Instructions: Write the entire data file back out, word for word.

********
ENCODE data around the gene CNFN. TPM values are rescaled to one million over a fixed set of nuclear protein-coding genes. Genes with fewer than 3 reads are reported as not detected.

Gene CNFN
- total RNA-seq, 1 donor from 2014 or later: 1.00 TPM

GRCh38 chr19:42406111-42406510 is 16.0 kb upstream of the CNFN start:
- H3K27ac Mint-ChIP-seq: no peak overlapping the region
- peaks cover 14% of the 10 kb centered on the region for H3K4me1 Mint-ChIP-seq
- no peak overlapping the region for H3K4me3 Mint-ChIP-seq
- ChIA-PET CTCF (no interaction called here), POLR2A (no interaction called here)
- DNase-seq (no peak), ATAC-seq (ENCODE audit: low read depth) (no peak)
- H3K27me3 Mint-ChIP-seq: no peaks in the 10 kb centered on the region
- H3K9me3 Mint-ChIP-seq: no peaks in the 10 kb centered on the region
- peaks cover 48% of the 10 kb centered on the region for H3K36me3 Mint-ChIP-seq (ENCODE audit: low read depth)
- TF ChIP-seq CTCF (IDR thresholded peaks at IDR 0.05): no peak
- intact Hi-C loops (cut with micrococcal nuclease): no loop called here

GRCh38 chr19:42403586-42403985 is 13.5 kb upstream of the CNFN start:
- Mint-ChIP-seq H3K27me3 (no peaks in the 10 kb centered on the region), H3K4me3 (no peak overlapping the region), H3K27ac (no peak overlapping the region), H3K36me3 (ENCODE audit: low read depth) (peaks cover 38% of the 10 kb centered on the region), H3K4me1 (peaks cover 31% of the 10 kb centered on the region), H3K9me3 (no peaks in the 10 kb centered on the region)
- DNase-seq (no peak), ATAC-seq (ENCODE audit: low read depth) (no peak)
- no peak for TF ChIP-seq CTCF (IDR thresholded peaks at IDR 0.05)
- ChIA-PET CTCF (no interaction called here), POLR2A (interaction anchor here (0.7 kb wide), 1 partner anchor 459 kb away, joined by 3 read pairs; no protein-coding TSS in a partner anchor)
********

ENCODE data around the gene CNFN. TPM values are rescaled to one million over a fixed set of nuclear protein-coding genes. Genes with fewer than 3 reads are reported as not detected.

Gene CNFN
- total RNA-seq, 1 donor from 2014 or later: 1.00 TPM

GRCh38 chr19:42406111-42406510 is 16.0 kb upstream of the CNFN start:
- H3K27ac Mint-ChIP-seq: no peak overlapping the region
- peaks cover 14% of the 10 kb centered on the region for H3K4me1 Mint-ChIP-seq
- no peak overlapping the region for H3K4me3 Mint-ChIP-seq
- ChIA-PET CTCF (no interaction called here), POLR2A (no interaction called here)
- DNase-seq (no peak), ATAC-seq (ENCODE audit: low read depth) (no peak)
- H3K27me3 Mint-ChIP-seq: no peaks in the 10 kb centered on the region
- H3K9me3 Mint-ChIP-seq: no peaks in the 10 kb centered on the region
- peaks cover 48% of the 10 kb centered on the region for H3K36me3 Mint-ChIP-seq (ENCODE audit: low read depth)
- TF ChIP-seq CTCF (IDR thresholded peaks at IDR 0.05): no peak
- intact Hi-C loops (cut with micrococcal nuclease): no loop called here

GRCh38 chr19:42403586-42403985 is 13.5 kb upstream of the CNFN start:
- Mint-ChIP-seq H3K27me3 (no peaks in the 10 kb centered on the region), H3K4me3 (no peak overlapping the region), H3K27ac (no peak overlapping the region), H3K36me3 (ENCODE audit: low read depth) (peaks cover 38% of the 10 kb centered on the region), H3K4me1 (peaks cover 31% of the 10 kb centered on the region), H3K9me3 (no peaks in the 10 kb centered on the region)
- DNase-seq (no peak), ATAC-seq (ENCODE audit: low read depth) (no peak)
- no peak for TF ChIP-seq CTCF (IDR thresholded peaks at IDR 0.05)
- ChIA-PET CTCF (no interaction called here), POLR2A (interaction anchor here (0.7 kb wide), 1 partner anchor 459 kb away, joined by 3 read pairs; no protein-coding TSS in a partner anchor)